What Are Hedge Funds, Anyway?

Few of us have the savvy — or the scratch — to invest in hedge funds, but they are still key players in the world of investing. So, what are they, and why do they matter?

Here's the long and short of it: A hedge fund is a limited partnership of investors that uses advanced (often risky) methods, such as investing with borrowed money, in an attempt to realize large gains. They matter because they are a $3.2 trillion dollar industry. Anything that huge has the potential to make big waves in the global economy — for better or for worse.

Less Gamble, More Skill

Most hedge funds are, by design, limited partnerships. The hedge fund management group functions as the general partner, while third party investors, such as uber-wealthy individuals and banks and institutional investors, serve as limited partners.

It shakes out like this: The hedge fund management group invests the limited partner's pooled monies using a variety of clever tactics aimed at realizing big returns. Rather than solely relying on the movement of the stock market, however, profits are made due to the manager's skill.

The hedge fund was born out of the desire of large investment companies to mitigate market risks through exposure to alternative assets. For example, if the market were to take a dramatic plunge, hedge funds could minimize their losses by investing in assets that perform well in such an economic rut.

Hedge fund managers use a diverse set of investment vehicles, including investments in debt, stocks, bonds, commodities, and complex derivatives. Some hedge funds buy up shares in businesses, invest in crude oil, spend on collectables such as valuable art, or flip real estate. Sometimes a manager bets on these things, while at other times he or she might bet against them. In all cases, these investments are bought and sold to maximize returns.

Notably, most people don't qualify to invest in a hedge fund. Only those individuals who have an annual income above $200,000 or a net worth that tops $1 million, excluding a primary residence, can join as a limited partner. Many folks who meet these thresholds, however, might balk at the fees. Hedge funds typically charge limited partners about 20% of all gains and about 2% of assets.

Hedge Funds Are Big Business

Originally, hedge funds were almost exclusively the province of the uber-wealthy, but institutional investors have also been increasingly using hedge funds in the last 15 years. Many public pension funds, banks, endowments, and trusts now invest in hedge funds. The industry is ballooning, growing by more than $70 billion in 2015.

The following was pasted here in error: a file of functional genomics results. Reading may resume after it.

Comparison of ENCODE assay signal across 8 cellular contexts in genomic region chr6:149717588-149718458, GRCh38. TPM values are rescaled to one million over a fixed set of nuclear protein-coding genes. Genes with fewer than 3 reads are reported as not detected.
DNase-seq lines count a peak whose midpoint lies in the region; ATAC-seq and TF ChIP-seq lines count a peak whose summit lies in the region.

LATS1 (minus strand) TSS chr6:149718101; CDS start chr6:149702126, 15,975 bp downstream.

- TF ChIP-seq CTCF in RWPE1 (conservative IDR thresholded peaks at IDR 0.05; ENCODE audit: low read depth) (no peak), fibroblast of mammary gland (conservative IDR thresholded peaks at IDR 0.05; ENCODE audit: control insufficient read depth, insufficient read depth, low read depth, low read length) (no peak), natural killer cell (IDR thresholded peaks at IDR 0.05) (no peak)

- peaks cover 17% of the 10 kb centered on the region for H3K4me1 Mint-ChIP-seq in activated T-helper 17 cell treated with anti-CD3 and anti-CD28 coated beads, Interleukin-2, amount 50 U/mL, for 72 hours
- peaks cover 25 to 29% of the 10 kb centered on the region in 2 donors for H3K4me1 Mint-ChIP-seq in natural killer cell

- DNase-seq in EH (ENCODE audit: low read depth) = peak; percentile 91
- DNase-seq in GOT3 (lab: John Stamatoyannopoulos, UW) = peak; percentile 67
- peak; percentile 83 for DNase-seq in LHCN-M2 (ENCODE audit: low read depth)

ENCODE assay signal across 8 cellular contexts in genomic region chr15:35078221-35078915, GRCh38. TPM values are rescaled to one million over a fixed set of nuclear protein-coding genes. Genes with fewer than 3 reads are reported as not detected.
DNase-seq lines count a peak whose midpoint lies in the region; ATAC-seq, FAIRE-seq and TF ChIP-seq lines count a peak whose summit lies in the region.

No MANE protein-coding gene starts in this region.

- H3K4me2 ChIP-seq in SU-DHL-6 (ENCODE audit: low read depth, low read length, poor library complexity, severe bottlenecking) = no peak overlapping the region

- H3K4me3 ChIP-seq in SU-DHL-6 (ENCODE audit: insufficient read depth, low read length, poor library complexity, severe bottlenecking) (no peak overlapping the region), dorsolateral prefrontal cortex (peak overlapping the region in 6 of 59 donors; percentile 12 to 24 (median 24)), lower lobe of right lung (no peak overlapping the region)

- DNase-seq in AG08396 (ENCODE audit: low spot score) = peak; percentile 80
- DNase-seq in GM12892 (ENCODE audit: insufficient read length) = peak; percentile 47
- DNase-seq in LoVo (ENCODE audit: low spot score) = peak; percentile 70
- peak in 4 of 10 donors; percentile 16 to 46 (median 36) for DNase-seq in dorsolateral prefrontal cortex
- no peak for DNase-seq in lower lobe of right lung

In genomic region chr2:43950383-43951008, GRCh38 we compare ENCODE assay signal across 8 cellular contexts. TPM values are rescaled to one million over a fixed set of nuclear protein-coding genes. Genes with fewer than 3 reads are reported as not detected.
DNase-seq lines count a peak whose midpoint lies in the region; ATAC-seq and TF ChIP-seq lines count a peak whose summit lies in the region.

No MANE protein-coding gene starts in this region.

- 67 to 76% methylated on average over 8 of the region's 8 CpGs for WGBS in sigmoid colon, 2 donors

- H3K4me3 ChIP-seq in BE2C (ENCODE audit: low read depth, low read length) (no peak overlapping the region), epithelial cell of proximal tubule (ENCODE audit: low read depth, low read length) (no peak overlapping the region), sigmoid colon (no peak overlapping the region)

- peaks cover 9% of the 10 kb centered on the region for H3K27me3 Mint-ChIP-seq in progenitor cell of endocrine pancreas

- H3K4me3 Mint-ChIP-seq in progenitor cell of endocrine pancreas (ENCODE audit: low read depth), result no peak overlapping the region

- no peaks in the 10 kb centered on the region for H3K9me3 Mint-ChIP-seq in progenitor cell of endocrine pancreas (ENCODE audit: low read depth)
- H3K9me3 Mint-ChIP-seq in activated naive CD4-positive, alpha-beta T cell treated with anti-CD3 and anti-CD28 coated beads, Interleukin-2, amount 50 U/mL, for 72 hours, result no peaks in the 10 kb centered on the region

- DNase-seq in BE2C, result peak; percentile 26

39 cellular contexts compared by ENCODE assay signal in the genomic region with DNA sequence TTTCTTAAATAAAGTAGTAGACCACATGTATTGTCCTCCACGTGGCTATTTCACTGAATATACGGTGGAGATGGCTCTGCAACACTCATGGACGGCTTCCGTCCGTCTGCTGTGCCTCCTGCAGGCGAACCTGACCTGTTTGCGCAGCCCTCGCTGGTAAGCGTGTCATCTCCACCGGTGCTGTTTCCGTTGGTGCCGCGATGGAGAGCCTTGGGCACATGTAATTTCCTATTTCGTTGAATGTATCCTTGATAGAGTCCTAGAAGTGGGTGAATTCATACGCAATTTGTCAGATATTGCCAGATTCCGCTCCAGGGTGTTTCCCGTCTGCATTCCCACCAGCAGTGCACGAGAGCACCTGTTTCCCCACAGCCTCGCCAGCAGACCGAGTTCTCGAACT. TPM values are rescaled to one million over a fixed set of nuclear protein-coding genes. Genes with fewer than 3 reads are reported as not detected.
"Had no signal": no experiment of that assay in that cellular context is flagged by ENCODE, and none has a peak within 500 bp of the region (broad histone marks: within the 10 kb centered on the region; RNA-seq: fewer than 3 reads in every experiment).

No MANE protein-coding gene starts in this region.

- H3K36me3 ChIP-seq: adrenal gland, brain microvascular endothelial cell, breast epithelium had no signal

A whopping 60% of all hedge fund managers are based in North America, where New York City and Connecticut lead the way. Europe has 19% of the world's hedge fund managers, with the majority located in the UK. Asia-Pacific hedge fund managers constitute 17% of all firms within the industry, with major hubs in Hong Kong, Singapore, and Australia.

All this is to say that the hedge fund industry is big, it's global, and it has the potential to make investors huge gains in a short amount of time. Interestingly, the act of "hedging," which lends the industry its name, refers the minimization of risk. However, the aim of just about any hedge fund is to maximize returns on investment. And that usually requires relatively risky investment strategies.

Hedge Funds Today

Last year turned out to be a tough year for hedge funds, despite the fact that the industry made gains during the first five months of 2015. That winning streak was sharply reversed by four months of losses from June to September, the longest losing streak for hedge funds since 2008. Some of the best-known names in the industry lost their investors billions of dollars. Global events including declining oil prices, the collapse of commodity prices, and the Greek debt crisis are partially to blame.

Despite the industry's lackluster performance of late, the top hedge fund managers continue to take home billions of dollars. The 25 top-paid hedge fund managers earned a collective $13 billion in income last year, according to an annual ranking. Some of these top earners actually lost money for investors, but still personally profited.

Also notable is that David Tepper, the hedge fund billionaire behind Institutional Investor's Alpha, put the entire New Jersey state budget in peril this year when he moved out of the state to Florida, taking his hedge fund headquarters with him. Tax experts say his relocation could cost New Jersey hundreds of millions of dollars in lost payments.

It's just another example of how this powerful industry can affect all of us.

Anything we've missed? What are hedge funds, anyway?

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